Tuesday, November 14, 2006

Mahogany Display Shelves

Here's a picture of a set of shelves I finished recently. They're made of mahogany and are 200cm x 140cm x 40cm, so they're pretty big, they just about squeezed into the van. I made them for clients who needed somewhere to display some ceramic craft pieces they had collected and that's why they are double the depth of normal shelves. I was lucky to be able to get the mahogany in 40cm wide planks which look better than glued up panels. The shelves are jointed to the posts with sliding dovetails and there is bracing at the back to stop the shelves racking. The posts were made up as box sections to try and cut down on the weight. The unit was finished with Danish oil.

Tuesday, November 07, 2006

Design Process Step by Step

I thought it might be interesting to show how I bring my projects from concept to reality. Below is a page from my sketchbook.
I find that by sketching quickly and not getting hung up on details I generate more and hopefully better concepts. Sometimes even a mistake or scribble can inspire another concept. These sketches were for the table shown below.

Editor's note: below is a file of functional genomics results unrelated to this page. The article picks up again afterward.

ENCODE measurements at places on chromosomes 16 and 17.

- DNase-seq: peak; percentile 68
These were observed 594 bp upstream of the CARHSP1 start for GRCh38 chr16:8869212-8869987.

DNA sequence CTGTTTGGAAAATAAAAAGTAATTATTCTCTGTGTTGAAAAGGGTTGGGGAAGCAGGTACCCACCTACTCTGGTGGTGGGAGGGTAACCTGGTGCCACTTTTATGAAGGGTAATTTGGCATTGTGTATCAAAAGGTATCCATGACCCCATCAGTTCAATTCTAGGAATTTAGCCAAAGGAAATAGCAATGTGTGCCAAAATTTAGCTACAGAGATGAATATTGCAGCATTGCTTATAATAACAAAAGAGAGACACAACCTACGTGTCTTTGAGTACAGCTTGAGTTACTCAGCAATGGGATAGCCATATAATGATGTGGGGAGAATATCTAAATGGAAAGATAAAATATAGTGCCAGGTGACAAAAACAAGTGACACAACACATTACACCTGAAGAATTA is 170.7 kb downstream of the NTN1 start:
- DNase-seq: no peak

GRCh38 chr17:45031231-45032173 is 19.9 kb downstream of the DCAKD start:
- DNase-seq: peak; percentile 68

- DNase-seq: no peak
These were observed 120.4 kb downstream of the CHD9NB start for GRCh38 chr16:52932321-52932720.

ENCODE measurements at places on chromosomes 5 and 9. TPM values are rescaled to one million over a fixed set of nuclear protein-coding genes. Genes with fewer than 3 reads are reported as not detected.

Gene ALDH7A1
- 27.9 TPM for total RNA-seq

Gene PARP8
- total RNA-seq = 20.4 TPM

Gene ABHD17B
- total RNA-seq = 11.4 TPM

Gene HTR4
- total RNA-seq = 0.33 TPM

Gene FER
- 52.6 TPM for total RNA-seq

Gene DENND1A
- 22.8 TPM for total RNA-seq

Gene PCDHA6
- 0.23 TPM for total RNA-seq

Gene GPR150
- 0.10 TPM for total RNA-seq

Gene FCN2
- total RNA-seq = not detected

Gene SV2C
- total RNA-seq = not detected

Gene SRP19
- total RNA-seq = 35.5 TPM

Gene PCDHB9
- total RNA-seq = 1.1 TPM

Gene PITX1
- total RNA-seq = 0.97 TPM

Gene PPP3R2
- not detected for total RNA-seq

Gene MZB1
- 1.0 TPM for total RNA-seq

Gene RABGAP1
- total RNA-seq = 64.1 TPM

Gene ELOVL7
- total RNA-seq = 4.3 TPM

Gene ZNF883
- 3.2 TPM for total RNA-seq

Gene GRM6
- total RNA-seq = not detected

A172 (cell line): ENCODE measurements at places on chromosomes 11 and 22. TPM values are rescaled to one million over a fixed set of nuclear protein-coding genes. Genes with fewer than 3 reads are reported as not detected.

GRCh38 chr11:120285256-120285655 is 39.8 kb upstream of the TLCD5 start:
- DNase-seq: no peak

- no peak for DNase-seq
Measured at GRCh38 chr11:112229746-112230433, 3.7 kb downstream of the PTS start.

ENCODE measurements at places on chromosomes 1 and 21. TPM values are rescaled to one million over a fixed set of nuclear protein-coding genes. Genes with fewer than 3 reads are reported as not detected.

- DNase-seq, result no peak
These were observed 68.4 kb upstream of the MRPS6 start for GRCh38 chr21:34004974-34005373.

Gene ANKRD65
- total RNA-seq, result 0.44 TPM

Normally the client doesn't see my sketches, they are usually presented with a maquette or 3D rendering of the piece. The 3D rendering below is for the office suite featured in a previous post. The rendering made it possible for the client to see how the suite of furniture would look in situ.

I use the maquettes to model up pieces that are visually or technically quite complex. As you can see the maquette shown is a fairly quickly made model but it really helps in visualising and fine tuning the design. This design will more than likely not get to the full mock up stage. What will probably happen is that the design for the table will evolve during construction. This can be a little risky, as any problems encountered e.g. in the jointing of the legs will have to be resolved carefully and quickly.
This project will be going ahead in the coming days and weeks and I will be posting images and comments on the production process in part two of the series. The legs are going to be steam bent white oak and the top is chestnut and elm. I'm off now to build a steamer.